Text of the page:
About World Natural Heritage Sites in Japan
Incredible views beyond imagining, an environment with a miraculous balance, plants and animals robustly living in that environment. The nature in each "World Natural Heritage" site is unique to and nurtured in that site and cannot be replaced or changed.
There are various World Natural Heritage sites across the globe, such as Yellowstone National Park, and the Great Barrier Reef, but in Japan, an island country surrounded by the sea, a country where approx. 70% of the land is occupied by forests, there are also five World Natural Heritage sites: Shiretoko, Shirakami Sanchi, the Ogasawara Islands, Yakushima, and the area consisting of Amami-Oshima Island, Tokunoshima Island, Northern part of Okinawa Island, and Iriomote Island.
These Natural Heritage sites are humanity's irreplaceable property and should be protected for the next generation, so rules and manners are in place, but these rules and manners are not to keep people away from Natural Heritage sites. Because these are irreplaceable sites, it is important for people to visit, touch, feel, and communicate something to the next generation.
A trip to Japan's World Natural Heritage sites is to experience nature beyond imagining, to trigger an update of your awareness of nature and your behavior. Choosing a trip to a Natural Heritage site leads to protecting the destination and the planet's future. Why not take the first step towards adventure at a World Natural Heritage site?
What are World Natural Heritage Sites?
The “World Heritage Convention,” adopted in 1972 by the UNESCO General Assembly, resulted in the “World Heritage” registration, values that should be shared not only with the present population, but also with the next generation.
It is necessary for a site to have a “notable universal value,” which is judged by whether the following three conditions are met, in order to be recognized as a World Natural Heritage site, as an important area with a unique and exclusive value in the world.
*The following is quoted from the “Japan World Natural Heritage Site” by the Ministry of the Environment
1. The property must meet one or more of the four criteria.
Criteria for World Heritage
There are two overarching World Heritage categories: “Cultural Heritage” and “Natural Heritage” sites. To be registered as a Natural Heritage, a site must meet at least one of four selection criteria: “Natural Beauty,” “Geology and Geomorphology,” “Ecosystem,” and “Biodiversity.”
(vii) Natural Beauty
Contain superlative natural phenomena or areas of exceptional natural beauty and aesthetic importance.
(viii) Geology and Geomorphology
Be outstanding examples representing major stages of earth's history, including the record of life, significant on-going geological processes in the development of landforms, or significant geomorphic or physiographic features.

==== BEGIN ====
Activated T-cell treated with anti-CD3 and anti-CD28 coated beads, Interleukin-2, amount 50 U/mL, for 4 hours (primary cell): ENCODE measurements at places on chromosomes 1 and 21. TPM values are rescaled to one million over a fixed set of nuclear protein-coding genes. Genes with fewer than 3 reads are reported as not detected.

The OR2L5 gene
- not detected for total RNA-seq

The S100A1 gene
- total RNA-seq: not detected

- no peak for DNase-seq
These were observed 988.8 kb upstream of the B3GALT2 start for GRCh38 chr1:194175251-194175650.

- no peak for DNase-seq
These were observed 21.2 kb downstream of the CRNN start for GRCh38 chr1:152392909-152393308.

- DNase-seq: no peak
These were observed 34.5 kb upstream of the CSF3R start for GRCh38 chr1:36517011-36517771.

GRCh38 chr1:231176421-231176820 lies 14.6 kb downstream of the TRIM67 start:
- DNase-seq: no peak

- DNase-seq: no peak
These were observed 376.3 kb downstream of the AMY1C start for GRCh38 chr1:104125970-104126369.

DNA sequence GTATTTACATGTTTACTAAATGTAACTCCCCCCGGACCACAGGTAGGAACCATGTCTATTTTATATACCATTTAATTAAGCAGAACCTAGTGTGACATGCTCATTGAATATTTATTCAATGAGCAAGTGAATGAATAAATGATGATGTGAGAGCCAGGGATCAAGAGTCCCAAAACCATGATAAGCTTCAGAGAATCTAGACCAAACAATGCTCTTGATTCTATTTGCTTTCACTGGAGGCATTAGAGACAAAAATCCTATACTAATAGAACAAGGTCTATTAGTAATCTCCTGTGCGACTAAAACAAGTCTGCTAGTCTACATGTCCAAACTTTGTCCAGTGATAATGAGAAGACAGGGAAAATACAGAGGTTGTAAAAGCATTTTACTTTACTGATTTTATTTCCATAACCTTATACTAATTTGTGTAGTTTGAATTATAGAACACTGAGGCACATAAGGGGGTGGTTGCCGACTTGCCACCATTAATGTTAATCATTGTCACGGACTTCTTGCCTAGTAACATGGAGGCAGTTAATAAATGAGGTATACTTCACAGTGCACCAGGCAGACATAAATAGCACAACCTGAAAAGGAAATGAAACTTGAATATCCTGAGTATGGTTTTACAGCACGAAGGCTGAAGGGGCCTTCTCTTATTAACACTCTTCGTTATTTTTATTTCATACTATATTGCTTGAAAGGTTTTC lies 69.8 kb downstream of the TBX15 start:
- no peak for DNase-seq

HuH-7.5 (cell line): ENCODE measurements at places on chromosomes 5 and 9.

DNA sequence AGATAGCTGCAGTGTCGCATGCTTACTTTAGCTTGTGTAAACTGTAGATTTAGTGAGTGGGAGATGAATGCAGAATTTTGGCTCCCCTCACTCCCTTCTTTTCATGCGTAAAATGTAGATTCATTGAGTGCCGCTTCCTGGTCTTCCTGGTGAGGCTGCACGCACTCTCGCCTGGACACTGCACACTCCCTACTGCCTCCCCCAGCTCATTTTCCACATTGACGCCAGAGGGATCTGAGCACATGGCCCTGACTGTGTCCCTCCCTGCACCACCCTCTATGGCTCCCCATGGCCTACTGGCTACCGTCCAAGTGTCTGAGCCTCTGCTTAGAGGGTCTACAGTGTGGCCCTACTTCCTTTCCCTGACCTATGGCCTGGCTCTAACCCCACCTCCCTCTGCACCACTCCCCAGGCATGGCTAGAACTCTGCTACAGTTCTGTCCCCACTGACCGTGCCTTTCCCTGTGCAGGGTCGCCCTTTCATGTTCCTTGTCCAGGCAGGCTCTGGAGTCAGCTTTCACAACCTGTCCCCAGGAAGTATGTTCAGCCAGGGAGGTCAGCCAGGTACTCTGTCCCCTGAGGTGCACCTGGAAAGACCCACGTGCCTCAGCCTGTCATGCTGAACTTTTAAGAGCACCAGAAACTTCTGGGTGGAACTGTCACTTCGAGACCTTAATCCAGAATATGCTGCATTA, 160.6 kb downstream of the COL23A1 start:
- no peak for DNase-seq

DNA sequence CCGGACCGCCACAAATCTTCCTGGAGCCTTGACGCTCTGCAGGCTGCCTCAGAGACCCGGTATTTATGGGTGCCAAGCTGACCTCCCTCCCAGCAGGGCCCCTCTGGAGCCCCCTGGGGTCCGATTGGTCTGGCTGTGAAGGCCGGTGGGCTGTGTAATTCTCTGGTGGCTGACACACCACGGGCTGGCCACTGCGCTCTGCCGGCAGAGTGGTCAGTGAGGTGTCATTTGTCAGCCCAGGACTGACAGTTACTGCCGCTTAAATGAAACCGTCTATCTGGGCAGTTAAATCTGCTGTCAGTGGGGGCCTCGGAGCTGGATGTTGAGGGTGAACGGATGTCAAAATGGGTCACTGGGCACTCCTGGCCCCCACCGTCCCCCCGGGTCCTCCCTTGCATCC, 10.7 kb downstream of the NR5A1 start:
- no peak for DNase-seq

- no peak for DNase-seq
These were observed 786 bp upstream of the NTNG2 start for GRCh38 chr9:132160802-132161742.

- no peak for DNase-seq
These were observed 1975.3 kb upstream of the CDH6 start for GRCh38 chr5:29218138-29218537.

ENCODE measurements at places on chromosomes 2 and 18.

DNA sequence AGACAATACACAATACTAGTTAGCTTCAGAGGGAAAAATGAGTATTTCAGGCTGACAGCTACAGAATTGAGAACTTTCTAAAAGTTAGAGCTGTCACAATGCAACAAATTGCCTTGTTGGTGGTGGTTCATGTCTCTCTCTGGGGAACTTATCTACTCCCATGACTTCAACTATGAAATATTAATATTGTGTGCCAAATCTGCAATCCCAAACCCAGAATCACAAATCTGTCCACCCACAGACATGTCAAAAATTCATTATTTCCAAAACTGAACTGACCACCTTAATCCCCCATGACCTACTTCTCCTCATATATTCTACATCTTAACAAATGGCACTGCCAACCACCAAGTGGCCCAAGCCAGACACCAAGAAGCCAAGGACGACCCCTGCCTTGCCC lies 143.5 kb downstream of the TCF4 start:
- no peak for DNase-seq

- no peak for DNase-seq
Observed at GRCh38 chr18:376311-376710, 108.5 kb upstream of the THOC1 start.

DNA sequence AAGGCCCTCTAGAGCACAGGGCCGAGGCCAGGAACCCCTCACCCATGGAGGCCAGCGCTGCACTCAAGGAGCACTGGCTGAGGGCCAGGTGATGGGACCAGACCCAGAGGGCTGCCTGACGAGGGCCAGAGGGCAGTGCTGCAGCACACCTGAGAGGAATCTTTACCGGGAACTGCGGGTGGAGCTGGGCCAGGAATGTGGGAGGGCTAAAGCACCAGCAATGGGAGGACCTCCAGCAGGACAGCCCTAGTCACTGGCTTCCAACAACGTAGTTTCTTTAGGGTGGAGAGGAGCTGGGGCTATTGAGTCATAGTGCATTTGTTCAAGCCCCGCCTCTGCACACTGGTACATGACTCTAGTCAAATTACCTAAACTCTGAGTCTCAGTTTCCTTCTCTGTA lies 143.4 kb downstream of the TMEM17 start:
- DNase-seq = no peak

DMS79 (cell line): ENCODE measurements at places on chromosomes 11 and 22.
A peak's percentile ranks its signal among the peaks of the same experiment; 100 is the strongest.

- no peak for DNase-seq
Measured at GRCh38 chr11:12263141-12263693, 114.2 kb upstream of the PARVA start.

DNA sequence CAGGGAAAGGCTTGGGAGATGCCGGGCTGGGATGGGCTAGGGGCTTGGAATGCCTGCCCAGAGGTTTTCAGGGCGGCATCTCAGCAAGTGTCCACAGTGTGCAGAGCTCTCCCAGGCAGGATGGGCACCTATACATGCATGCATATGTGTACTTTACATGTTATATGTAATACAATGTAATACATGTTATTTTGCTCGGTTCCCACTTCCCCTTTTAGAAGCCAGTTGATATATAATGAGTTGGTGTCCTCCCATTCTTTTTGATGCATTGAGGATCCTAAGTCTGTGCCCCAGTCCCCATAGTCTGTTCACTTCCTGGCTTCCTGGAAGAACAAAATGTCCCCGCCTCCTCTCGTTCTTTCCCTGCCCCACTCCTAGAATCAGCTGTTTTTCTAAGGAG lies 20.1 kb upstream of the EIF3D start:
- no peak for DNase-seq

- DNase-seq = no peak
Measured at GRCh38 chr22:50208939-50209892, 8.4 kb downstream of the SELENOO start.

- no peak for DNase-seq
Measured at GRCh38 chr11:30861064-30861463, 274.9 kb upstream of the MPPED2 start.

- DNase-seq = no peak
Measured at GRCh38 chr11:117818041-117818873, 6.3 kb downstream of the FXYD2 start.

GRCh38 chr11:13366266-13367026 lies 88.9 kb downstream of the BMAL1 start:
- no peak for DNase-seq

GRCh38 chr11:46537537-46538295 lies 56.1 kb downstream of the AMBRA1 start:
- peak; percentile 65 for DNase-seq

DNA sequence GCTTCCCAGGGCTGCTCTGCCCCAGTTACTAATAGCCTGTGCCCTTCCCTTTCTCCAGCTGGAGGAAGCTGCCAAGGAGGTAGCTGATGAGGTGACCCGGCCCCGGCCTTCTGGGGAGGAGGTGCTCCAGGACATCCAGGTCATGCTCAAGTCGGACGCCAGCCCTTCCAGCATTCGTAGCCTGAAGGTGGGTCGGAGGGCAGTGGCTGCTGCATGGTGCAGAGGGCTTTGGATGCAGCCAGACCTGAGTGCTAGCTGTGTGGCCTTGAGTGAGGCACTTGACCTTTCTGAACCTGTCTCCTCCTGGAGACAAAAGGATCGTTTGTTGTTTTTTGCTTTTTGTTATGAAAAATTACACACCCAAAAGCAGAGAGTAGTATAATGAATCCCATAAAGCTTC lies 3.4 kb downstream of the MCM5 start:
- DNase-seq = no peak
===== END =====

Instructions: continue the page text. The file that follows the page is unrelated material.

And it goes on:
Be outstanding examples representing significant on-going ecological and biological processes in the evolution and development of terrestrial, fresh water, coastal and marine ecosystems and communities of plants and animals.
Contain the most important and significant natural habitats for in-situ conservation of biological diversity, including those containing threatened species of Outstanding Universal Value from the point of view of science or conservation.
Note: Items (i)-(vi) are selection criteria for Cultural Heritage sites.
2. The property must fulfill the condition of integrity (e.g. include all the elements necessary to demonstrate outstanding universal value; contain adequate areas; show little influence of development; and maintain its primary natural value).
3. The property must be adequately protected and managed in order to maintain its outstanding universal value over the long term.
Manners at World Natural Heritage Sites
When visiting a World Natural Heritage site, please enjoy the rich natural beauty while taking care to minimize your impact on its precious environment so that it may be passed on to future generations. The following rules and etiquette will help you achieve this purpose.
1. Do not approach or feed wildlife
Wild animals that remember the taste of human food can not only change their living places/living style and disrupt ecosystems, but can also cause crop damage in remote areas.
2. Stay on the promenades and mountain trails
Vegetation, once trampled, does not recover easily. We ask that you move, photograph, etc. only on established roads and trails so as to protect the moss, plants, and animals that create landscapes and ecosystems, and also to prevent destruction.
Some areas on mountain trails may be muddy, so equipment such as boots and outerwear are recommended.
3. Do not collect animals and plants
Natural Heritage sites are home to many unique flora and fauna, and each one carries the rich ecosystem of a Natural Heritage site and creates a beautiful landscape. The capture, collection, and damage of plants and animals is strictly prohibited.
4. Do not pollute the water of the mountains, rivers and ocean
Washing dishes or using water, other than in toilet areas, will contaminate the water of the mountains, rivers and ocean in the Natural Heritage site. When entering the Natural Heritage site, bring a portable toilet, wipe out dirty dishes with paper, and take all trash with you.
5. Take trash with you
From the beginning, reduce your amount of garbage as much as possible. Don’t forget trash bags, and be sure to take out all of the trash that you generated while within the Natural Heritage site.
6. Don’t introduce foreign species
Please take special care not to bring in any foreign species as it may affect the ecosystem of the Natural Heritage site.
In particular, the Ogasawara Islands, which boast an extremely high endemic species rate, are an ecosystem that is susceptible to external influences. Make sure that there is no dirt on your shoes that your clothes and bags are free of seeds and insects.